The semiconductor device, sketched in Fig. 1b, is a p − i − n diode with epitaxial GaAs QDs embedded into the AlGaAs barrier layers (see Supplementary Note 1). By changing the gate bias VGate it is possible to charge the QD with individual resident electrons21,22 and apply a tunable electric field. Each individual QD contains N ≈ 105 nuclei, with the three abundant isotopes 75As, 69Ga and 71Ga, all possessing spin momentum I = 3/2. The sample is cooled to ≈4.25 K and placed in a magnetic field Bz parallel to the electric field and sample growth direction (see Supplementary Note 3). Thanks to the selection rules13, optical excitation creates spin-polarized electron-hole pairs; σ± polarized photons with ±1 angular momentum (in units of ) generate electrons with spin projection sz =  1/2. Owing to the electron-nuclear hyperfine interaction (Fig. 1a), a polarized electron can transfer its spin to one of the nuclei and, through repeated optical pumping, induce a substantial polarization PN. Conversely, the energy of the photon emitted from electron-hole recombination depends on the mutual alignment of the electron spin and the total magnetic field, which is a sum of Bz and the effective field of the polarized nuclei. The resulting optical spectrum is a doublet (Fig. 1c), whose splitting ΔEPL is used as a sensitive probe of the nuclear spin polarization state. We define the exciton hyperfine shift Ehf = − (ΔEPL − ΔEPL,0), where ΔEPL,0 is the splitting measured for depolarized nuclei (PN ≈ 0).

The high resolution optical spectra (Fig. 1c), required to measure Ehf, can only be observed for a narrow range of gate biases and optical excitation powers. Therefore, we use a pump-probe technique (Fig. 1d), where the nuclear spins are polarized by an optical pump with an arbitrary set of parameters, while the optical probe parameters are fixed and optimized for the readout of Ehf. Conducting experiments at high magnetic field Bz = 10 T, we maximize the hyperfine shift Ehf by optimizing the following parameters: the elliptical polarization of the optical pump, its power PPump, photon energy EPump and the bias VPump during pumping. The results are interpreted with reference to photoluminescence data. Figure 2a shows low power luminescence spectra, which reveal a well-known bias-controlled charging of the ground state (s-shell) exciton in a QD22. High optical power (Fig. 2b) broadens the spectra, also populating the higher shells p, d, etc.23,24. (See additional data in Supplementary Note 4).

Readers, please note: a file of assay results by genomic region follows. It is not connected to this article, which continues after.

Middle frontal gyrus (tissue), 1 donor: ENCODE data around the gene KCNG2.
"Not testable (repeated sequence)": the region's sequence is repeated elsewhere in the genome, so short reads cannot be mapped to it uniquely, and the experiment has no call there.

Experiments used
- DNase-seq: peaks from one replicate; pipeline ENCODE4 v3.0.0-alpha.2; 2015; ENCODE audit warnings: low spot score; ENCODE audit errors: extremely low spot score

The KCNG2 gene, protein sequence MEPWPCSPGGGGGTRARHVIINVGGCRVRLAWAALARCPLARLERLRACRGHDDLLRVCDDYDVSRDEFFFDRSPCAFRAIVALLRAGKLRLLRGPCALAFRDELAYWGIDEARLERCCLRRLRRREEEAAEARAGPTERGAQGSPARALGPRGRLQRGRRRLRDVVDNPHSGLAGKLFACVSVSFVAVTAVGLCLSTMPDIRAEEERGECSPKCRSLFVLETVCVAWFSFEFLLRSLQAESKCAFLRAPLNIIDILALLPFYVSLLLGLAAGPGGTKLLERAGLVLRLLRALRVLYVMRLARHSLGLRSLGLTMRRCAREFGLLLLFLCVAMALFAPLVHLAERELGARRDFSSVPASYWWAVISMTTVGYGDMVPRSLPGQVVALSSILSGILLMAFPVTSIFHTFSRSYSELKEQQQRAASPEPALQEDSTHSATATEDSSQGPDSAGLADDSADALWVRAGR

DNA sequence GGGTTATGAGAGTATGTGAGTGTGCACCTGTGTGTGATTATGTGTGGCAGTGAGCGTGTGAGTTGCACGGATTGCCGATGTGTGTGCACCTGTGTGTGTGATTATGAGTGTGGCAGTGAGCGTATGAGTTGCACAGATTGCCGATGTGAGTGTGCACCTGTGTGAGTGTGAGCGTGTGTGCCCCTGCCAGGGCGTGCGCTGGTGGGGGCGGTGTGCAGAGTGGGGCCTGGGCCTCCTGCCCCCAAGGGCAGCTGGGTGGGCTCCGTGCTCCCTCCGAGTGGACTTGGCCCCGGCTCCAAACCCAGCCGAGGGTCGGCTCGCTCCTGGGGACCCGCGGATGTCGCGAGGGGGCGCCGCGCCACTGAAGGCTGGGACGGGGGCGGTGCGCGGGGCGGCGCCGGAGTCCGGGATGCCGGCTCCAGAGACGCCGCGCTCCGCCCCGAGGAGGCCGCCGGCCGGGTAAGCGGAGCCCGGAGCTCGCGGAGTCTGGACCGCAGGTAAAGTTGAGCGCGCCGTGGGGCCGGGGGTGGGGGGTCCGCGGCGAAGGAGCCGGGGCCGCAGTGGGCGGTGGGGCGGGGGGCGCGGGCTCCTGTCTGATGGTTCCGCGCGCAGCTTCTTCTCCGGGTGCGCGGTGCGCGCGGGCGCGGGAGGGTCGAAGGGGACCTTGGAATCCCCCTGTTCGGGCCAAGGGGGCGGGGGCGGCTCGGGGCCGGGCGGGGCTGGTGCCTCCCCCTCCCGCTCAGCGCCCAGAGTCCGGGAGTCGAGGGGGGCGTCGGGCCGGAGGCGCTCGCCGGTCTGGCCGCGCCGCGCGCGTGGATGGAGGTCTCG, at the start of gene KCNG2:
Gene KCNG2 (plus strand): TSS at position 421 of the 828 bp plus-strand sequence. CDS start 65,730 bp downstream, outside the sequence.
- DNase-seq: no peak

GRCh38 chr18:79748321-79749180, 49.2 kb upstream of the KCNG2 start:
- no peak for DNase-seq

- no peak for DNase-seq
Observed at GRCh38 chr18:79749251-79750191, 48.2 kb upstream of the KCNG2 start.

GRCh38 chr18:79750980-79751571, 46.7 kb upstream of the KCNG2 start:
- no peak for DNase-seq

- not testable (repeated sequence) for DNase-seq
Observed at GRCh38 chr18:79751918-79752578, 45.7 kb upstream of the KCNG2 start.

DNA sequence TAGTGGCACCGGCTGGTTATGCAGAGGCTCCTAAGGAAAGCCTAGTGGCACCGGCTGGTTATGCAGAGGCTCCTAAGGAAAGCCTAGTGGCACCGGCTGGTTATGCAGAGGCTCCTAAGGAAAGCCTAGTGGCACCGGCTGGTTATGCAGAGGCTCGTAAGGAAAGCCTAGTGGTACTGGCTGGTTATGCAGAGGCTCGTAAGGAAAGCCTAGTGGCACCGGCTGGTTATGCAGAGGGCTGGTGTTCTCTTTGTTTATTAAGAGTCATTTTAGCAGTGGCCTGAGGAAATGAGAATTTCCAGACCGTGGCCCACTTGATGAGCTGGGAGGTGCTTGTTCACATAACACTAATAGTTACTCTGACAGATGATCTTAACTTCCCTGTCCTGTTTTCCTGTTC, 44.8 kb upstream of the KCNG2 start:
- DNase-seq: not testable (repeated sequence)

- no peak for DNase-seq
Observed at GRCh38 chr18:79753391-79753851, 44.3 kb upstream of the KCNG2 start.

Fig. 2: Tunneling-assisted optical nuclear spin pumping.
figure 2

a Bias-dependent photoluminescence spectra of an individual dot QD1 measured at Bz = 10 T at low excitation power PExc = 0.5 nW and excitation photon energy EExc = 1.96 eV. Labels show neutral (X0), positively (Xn+) and negatively (Xn) multi-charged QD excitons. Broad spectral features at higher energies arise from the AlGaAs layers. b Photoluminescence spectra at an increased power PExc = 20 μW reveal saturated emission from higher QD exciton shells, labeled s, p, d. c Hyperfine shift measured in a pump-probe experiment (Fig. 1d) on QD1 as a function of gate bias VPump and the photon energy EPump of the σ+ polarized optical pump with power PPump = 1.5 mW. Parameter regions where no data has been measured are shown in gray. Excitonic spectral features are labeled up to the h shell. The dashed ellipse highlights the parameters that result in the most efficient nuclear spin polarization. d Schematic of the conduction and valence band edges along the z direction, as well as confined electron (full circles) and hole (open circles) states. The three stages of the cyclic nuclear spin pumping process are shown schematically. Source data for ac are provided as a Source Data file.